As a divorce attorney, who has been practicing for over 40 years, I know the devastation that a divorce or dissolution of marriage can have on the family. Most of us are also aware from television, Social Media, or the news about celebrity divorces that turn nasty. We also have friends, relatives and coworkers who have undergone highly acrimonious divorces. Consequently, it may be difficult to imagine when a divorce might be helpful to children.
The collaborative divorce facilitator (CDF) is a neutral professional who is often utilized as a collaborative divorce team leader and communication specialist within the collaborative divorce process. A facilitator generally has been educated and is licensed in the areas of marriage and family counseling, mental health therapy, social work, psychology, or psychiatry. However, a CDF does not engage in therapy during the collaborative divorce process. Instead he or she will usually take on the following roles.
A divorce can create havoc on a family regarding its finances, it can also exact an emotional and psychological toll upon its members. Nonetheless, 90 to 95 percent of all divorce cases settle. After legal costs, privacy concerns are probably one of the biggest reasons why divorcing couples settle. No one wants their financial history laid out, or their dirty laundry aired out for public consideration. However, because a divorce proceeding is a public proceeding all information within, you’re a divorce court file is available to the public. It is rather inexpensive to obtain copies of court filings from the courthouse and in some states, they are even available to be downloaded online. The following are some tips regarding protecting your privacy during a divorce:
You finally made the difficult decision that the marriage is over and you need to proceed with a divorce. However, you feel some trepidation by proceeding forward. Understandably, there are stories of divorce cases that have bankrupt families, have lasted for years and years in court with high levels of animosity frequently appear in the news. I’m sure you are asking yourself, “Is our divorce going to end up that?”.
Pursuant to the Federal Tax Code changes, which went into effect earlier this year, the deductibility of alimony will be abolished in all divorces which are not concluded before January 1, 2019. All divorces or decrees containing an alimony award prior to January 1, 2019 will retain the deductibility. This change will cost individuals, who cannot conclude their divorce or obtain an alimony decree before the end of this year, tens of thousands, if not hundreds of thousands of dollars. Currently, alimony is an "above the line deduction". This means that for every dollar you pay in alimony, you are able to deduct a dollar of income. For example, if you pay $10,000.00 a month in alimony, you get to deduct $10,000.00 of your income. If you are in the 40 percent tax bracket, you would pay $4,000.00 from every $10,000.00 income that you earned. Consequently, if you get to deduct $10,000.00 for your alimony payment, then you would be saving $4,000.00.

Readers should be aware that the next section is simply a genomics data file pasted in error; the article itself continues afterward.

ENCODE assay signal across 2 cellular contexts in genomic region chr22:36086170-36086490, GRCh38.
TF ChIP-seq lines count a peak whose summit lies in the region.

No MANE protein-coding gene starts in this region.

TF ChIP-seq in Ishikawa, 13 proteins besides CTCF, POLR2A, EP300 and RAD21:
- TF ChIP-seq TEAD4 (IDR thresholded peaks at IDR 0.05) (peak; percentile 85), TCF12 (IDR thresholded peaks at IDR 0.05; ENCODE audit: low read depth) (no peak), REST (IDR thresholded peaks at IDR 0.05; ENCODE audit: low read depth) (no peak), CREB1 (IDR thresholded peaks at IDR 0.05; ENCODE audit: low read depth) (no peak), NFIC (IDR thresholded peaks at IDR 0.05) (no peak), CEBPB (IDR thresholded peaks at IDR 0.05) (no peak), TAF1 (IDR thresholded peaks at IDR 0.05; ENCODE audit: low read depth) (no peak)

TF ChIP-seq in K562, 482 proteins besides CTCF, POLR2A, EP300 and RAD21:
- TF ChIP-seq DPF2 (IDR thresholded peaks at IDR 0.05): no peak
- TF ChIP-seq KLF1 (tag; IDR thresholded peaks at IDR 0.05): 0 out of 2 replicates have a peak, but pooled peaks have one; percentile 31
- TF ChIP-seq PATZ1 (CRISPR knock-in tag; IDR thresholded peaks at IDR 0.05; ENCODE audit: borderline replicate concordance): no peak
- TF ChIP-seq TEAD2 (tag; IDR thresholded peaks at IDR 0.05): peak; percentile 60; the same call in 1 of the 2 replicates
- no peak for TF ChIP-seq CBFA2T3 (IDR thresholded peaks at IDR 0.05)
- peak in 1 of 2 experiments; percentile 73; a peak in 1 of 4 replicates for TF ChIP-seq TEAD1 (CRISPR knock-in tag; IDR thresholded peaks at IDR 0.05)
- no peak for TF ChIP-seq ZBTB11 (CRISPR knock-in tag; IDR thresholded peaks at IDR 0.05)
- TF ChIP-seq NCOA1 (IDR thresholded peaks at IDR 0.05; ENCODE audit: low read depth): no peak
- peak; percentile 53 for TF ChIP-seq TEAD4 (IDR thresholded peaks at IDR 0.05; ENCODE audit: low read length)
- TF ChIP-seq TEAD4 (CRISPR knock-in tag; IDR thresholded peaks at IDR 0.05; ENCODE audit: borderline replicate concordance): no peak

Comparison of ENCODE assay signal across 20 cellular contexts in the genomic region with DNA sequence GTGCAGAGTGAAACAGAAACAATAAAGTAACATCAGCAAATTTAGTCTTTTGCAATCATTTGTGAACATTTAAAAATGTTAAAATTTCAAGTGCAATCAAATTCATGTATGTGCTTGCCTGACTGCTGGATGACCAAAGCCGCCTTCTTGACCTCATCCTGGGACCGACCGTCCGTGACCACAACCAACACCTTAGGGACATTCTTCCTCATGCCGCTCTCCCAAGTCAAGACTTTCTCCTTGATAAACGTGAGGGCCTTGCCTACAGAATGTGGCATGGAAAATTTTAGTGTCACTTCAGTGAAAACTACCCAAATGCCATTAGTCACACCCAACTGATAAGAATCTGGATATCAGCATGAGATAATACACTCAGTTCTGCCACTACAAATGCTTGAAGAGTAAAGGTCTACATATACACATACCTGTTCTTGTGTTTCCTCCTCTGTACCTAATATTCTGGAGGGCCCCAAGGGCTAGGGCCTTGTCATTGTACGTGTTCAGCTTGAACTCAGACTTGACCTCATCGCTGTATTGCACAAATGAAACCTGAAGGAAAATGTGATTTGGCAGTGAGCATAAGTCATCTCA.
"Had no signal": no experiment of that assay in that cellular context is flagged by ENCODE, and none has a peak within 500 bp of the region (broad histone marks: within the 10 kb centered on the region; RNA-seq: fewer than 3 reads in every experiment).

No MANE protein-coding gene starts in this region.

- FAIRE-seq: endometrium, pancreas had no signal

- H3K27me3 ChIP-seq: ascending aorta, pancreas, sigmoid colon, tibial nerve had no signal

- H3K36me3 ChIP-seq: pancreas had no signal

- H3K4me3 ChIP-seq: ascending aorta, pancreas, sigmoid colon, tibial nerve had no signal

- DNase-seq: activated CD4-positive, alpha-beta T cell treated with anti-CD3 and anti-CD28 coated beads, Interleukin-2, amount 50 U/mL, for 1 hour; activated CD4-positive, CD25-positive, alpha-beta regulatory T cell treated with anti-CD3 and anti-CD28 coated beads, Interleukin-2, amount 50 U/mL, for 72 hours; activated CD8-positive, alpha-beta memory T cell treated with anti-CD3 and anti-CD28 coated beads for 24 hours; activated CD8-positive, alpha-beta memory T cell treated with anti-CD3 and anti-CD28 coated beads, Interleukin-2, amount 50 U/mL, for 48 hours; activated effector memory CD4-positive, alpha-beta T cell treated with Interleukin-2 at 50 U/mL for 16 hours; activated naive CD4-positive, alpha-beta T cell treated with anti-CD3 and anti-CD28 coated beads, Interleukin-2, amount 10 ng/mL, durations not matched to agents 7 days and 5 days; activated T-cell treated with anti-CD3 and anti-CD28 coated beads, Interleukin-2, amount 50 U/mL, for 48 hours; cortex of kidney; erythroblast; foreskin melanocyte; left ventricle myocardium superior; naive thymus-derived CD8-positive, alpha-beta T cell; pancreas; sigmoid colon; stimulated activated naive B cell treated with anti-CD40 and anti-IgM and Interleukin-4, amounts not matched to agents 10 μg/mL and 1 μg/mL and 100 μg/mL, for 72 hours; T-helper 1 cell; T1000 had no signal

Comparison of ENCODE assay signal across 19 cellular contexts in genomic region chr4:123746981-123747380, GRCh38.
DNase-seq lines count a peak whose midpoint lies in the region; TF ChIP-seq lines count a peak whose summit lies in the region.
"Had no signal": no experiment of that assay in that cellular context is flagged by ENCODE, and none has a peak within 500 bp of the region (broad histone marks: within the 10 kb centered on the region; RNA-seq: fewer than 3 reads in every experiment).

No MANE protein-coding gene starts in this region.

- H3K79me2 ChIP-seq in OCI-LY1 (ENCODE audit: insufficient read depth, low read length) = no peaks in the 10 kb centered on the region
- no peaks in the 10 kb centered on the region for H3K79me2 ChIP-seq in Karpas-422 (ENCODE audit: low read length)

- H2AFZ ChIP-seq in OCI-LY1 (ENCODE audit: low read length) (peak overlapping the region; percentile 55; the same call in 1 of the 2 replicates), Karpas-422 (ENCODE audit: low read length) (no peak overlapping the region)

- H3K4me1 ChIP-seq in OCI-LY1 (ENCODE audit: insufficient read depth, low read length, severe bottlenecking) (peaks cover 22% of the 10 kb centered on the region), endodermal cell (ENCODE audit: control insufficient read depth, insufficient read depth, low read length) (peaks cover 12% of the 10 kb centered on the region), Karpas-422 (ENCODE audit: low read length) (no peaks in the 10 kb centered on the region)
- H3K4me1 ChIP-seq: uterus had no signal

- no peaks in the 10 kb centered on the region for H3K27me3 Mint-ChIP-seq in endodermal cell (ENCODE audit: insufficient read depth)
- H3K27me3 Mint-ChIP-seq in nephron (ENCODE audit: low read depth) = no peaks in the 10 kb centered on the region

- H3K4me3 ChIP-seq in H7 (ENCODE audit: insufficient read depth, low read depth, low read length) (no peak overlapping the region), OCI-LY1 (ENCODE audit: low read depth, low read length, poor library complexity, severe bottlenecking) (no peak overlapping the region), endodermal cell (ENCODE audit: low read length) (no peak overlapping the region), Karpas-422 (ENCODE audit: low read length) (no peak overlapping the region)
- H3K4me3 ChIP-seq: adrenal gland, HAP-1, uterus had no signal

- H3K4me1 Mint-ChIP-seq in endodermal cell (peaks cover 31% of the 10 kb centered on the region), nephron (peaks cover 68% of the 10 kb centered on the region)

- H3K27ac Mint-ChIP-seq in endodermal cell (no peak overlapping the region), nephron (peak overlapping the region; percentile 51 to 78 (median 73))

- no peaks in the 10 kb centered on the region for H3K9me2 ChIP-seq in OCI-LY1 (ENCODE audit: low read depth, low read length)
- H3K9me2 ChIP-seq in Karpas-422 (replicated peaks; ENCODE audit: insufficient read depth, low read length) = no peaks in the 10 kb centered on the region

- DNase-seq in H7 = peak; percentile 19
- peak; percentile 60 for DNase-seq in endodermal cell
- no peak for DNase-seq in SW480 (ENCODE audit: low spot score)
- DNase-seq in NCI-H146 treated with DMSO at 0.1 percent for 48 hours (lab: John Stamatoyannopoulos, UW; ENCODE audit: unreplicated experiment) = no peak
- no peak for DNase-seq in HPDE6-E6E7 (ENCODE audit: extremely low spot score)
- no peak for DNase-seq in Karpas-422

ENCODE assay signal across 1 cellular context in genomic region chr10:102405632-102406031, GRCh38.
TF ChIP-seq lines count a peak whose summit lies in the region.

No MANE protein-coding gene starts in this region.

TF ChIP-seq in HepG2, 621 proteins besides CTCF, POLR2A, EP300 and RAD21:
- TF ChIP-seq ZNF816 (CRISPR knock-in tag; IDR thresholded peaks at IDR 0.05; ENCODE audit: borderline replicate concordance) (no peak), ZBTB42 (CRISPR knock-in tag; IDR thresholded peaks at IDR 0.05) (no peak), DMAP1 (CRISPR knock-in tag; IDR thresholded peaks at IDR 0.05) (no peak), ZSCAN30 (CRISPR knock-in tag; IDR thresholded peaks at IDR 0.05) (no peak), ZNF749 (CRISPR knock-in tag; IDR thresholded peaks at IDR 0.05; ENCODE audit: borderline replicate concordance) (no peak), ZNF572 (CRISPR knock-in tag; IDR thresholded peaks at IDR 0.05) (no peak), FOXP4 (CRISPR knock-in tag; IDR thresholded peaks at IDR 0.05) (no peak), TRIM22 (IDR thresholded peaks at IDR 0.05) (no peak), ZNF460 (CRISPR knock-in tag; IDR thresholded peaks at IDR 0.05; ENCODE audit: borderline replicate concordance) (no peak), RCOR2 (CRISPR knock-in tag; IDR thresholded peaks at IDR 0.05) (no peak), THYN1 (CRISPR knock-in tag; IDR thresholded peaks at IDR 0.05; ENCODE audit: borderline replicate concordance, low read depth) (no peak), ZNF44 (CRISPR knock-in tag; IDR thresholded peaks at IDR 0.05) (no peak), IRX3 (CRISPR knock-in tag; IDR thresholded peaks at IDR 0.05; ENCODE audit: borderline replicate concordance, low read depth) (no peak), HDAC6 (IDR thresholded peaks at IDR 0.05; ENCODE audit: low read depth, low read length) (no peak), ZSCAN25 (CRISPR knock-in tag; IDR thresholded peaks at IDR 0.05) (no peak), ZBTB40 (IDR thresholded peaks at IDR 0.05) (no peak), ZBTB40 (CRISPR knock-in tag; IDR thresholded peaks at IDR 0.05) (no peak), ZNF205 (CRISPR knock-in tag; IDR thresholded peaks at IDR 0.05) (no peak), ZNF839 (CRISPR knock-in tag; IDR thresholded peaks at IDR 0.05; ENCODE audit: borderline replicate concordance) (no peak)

Everyone thinks the final judgement signed by the courts is the conclusion of the divorce. However, nothing can be further from the truth. After the final judgement has been entered there are a number of task that each party must finish. At the conclusion of your divorce case, the first thing you should do is obtain several certified copies of the Final Judgment. You must also review the Final Judgment and/or Settlement Agreement carefully with your attorney to ensure that you understand what you must complete under the terms of the Settlement Agreement and/or the terms of the Final Judgment.
The overwhelming majority of divorces result in parties agreeing to shared parental decision-making subsequent to their divorce. Shared parental decision-making is defined as parents discussing and agreeing upon major issues in their children's lives including, but not limited to education, non‑emergency healthcare (for example orthodontics/braces), and extracurricular activities which would occur on both parents' (both parents' timesharing/visitation).
We’re all familiar with couples who've decided to stay together in a dysfunctional marriage until their children have graduated from high school. They do so in order to provide a stable life for their children. Based on the belief that after graduating from high school their children will be adult enough to finally do without the parents' marriage. For some reason, they consider a child entering college as mature and independent enough and that their marriage has served its purpose. Unfortunately, this perspective is flawed.
Social media is all prevalent in our lives now. Almost everyone has some form of social media account be it Facebook, Pinterest, Twitter, or one of the many professional-oriented social media sites such as LinkedIn, Alignable, Avvo, etcetera. Consequently, social media clauses are appearing in divorce cases under the following circumstances: